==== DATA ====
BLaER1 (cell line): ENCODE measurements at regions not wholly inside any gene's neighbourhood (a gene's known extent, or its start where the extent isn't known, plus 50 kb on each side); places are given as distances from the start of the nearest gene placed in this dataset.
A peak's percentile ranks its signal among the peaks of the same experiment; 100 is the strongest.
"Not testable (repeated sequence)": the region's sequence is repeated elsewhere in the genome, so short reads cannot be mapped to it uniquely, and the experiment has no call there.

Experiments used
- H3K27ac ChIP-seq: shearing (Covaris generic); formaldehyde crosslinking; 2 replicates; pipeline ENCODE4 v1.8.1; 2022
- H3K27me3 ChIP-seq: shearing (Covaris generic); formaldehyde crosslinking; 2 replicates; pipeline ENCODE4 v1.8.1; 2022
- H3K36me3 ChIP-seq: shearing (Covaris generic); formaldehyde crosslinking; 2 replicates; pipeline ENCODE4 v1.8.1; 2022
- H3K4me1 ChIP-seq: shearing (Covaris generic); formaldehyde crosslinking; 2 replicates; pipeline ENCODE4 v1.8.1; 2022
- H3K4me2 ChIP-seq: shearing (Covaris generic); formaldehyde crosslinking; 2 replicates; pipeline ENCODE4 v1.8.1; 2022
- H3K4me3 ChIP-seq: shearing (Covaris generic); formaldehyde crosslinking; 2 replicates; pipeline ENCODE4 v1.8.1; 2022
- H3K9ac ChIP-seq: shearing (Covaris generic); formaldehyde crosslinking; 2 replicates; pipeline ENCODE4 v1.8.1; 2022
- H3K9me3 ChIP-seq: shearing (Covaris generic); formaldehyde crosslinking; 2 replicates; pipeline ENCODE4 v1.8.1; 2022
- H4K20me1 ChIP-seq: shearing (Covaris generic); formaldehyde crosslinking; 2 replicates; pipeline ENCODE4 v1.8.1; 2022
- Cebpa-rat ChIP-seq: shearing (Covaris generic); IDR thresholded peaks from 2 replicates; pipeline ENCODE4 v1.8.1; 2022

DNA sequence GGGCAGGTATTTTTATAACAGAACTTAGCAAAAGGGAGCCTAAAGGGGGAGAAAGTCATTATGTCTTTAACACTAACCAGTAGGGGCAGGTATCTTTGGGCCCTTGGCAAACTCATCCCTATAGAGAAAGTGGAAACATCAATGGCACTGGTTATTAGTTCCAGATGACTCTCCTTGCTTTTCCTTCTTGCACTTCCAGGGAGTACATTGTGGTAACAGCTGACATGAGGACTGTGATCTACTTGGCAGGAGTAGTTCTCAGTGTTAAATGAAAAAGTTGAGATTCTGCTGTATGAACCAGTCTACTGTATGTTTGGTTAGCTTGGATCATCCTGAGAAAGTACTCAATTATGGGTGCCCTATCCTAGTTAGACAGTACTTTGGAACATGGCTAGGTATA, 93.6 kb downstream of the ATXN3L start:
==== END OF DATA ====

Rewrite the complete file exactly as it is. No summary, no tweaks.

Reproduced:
BLaER1 (cell line): ENCODE measurements at regions not wholly inside any gene's neighbourhood (a gene's known extent, or its start where the extent isn't known, plus 50 kb on each side); places are given as distances from the start of the nearest gene placed in this dataset.
A peak's percentile ranks its signal among the peaks of the same experiment; 100 is the strongest.
"Not testable (repeated sequence)": the region's sequence is repeated elsewhere in the genome, so short reads cannot be mapped to it uniquely, and the experiment has no call there.

Experiments used
- H3K27ac ChIP-seq: shearing (Covaris generic); formaldehyde crosslinking; 2 replicates; pipeline ENCODE4 v1.8.1; 2022
- H3K27me3 ChIP-seq: shearing (Covaris generic); formaldehyde crosslinking; 2 replicates; pipeline ENCODE4 v1.8.1; 2022
- H3K36me3 ChIP-seq: shearing (Covaris generic); formaldehyde crosslinking; 2 replicates; pipeline ENCODE4 v1.8.1; 2022
- H3K4me1 ChIP-seq: shearing (Covaris generic); formaldehyde crosslinking; 2 replicates; pipeline ENCODE4 v1.8.1; 2022
- H3K4me2 ChIP-seq: shearing (Covaris generic); formaldehyde crosslinking; 2 replicates; pipeline ENCODE4 v1.8.1; 2022
- H3K4me3 ChIP-seq: shearing (Covaris generic); formaldehyde crosslinking; 2 replicates; pipeline ENCODE4 v1.8.1; 2022
- H3K9ac ChIP-seq: shearing (Covaris generic); formaldehyde crosslinking; 2 replicates; pipeline ENCODE4 v1.8.1; 2022
- H3K9me3 ChIP-seq: shearing (Covaris generic); formaldehyde crosslinking; 2 replicates; pipeline ENCODE4 v1.8.1; 2022
- H4K20me1 ChIP-seq: shearing (Covaris generic); formaldehyde crosslinking; 2 replicates; pipeline ENCODE4 v1.8.1; 2022
- Cebpa-rat ChIP-seq: shearing (Covaris generic); IDR thresholded peaks from 2 replicates; pipeline ENCODE4 v1.8.1; 2022

DNA sequence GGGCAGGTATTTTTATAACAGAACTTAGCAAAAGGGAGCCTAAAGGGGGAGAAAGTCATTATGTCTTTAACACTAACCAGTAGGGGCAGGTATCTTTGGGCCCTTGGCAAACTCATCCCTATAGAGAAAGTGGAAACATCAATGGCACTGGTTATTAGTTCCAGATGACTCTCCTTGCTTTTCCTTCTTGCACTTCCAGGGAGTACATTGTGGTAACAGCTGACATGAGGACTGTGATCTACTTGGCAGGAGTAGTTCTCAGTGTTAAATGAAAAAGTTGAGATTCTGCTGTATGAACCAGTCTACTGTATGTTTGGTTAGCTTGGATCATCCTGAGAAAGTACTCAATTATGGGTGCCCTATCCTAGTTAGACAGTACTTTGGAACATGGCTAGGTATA, 93.6 kb downstream of the ATXN3L start: